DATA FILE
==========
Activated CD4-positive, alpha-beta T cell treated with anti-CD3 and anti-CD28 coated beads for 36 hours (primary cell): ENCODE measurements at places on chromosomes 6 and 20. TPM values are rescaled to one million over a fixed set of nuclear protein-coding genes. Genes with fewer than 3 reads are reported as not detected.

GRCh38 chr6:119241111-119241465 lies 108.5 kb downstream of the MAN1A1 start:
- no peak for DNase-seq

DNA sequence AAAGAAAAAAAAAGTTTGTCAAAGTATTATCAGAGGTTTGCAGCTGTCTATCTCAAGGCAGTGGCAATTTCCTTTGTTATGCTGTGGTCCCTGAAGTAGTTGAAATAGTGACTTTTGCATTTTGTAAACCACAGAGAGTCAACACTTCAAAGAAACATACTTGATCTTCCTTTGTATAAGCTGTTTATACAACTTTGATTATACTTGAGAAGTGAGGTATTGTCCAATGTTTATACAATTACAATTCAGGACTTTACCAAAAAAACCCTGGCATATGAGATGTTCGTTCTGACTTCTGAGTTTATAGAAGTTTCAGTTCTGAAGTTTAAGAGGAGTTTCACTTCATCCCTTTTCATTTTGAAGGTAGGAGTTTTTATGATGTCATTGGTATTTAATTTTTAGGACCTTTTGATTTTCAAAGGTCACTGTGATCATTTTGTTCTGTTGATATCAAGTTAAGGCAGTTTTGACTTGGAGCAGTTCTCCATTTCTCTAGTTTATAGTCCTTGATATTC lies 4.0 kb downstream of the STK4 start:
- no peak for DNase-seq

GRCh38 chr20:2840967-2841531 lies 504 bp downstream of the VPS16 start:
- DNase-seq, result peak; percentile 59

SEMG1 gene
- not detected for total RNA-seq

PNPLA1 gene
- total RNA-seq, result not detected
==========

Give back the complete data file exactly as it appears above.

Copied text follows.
Activated CD4-positive, alpha-beta T cell treated with anti-CD3 and anti-CD28 coated beads for 36 hours (primary cell): ENCODE measurements at places on chromosomes 6 and 20. TPM values are rescaled to one million over a fixed set of nuclear protein-coding genes. Genes with fewer than 3 reads are reported as not detected.

GRCh38 chr6:119241111-119241465 lies 108.5 kb downstream of the MAN1A1 start:
- no peak for DNase-seq

DNA sequence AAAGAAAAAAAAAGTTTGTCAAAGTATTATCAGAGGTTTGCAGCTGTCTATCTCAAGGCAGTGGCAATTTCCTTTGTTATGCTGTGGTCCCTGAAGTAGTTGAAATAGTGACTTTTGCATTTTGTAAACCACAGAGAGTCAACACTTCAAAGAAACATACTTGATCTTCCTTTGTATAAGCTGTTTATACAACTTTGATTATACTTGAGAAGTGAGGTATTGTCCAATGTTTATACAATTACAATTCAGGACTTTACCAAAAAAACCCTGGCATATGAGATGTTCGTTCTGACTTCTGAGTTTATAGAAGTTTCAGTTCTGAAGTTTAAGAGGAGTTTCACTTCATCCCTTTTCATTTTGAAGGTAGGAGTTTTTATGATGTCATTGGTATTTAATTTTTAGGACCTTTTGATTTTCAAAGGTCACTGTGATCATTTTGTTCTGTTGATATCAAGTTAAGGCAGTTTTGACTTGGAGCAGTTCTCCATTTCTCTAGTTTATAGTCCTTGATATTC lies 4.0 kb downstream of the STK4 start:
- no peak for DNase-seq

GRCh38 chr20:2840967-2841531 lies 504 bp downstream of the VPS16 start:
- DNase-seq, result peak; percentile 59

SEMG1 gene
- not detected for total RNA-seq

PNPLA1 gene
- total RNA-seq, result not detected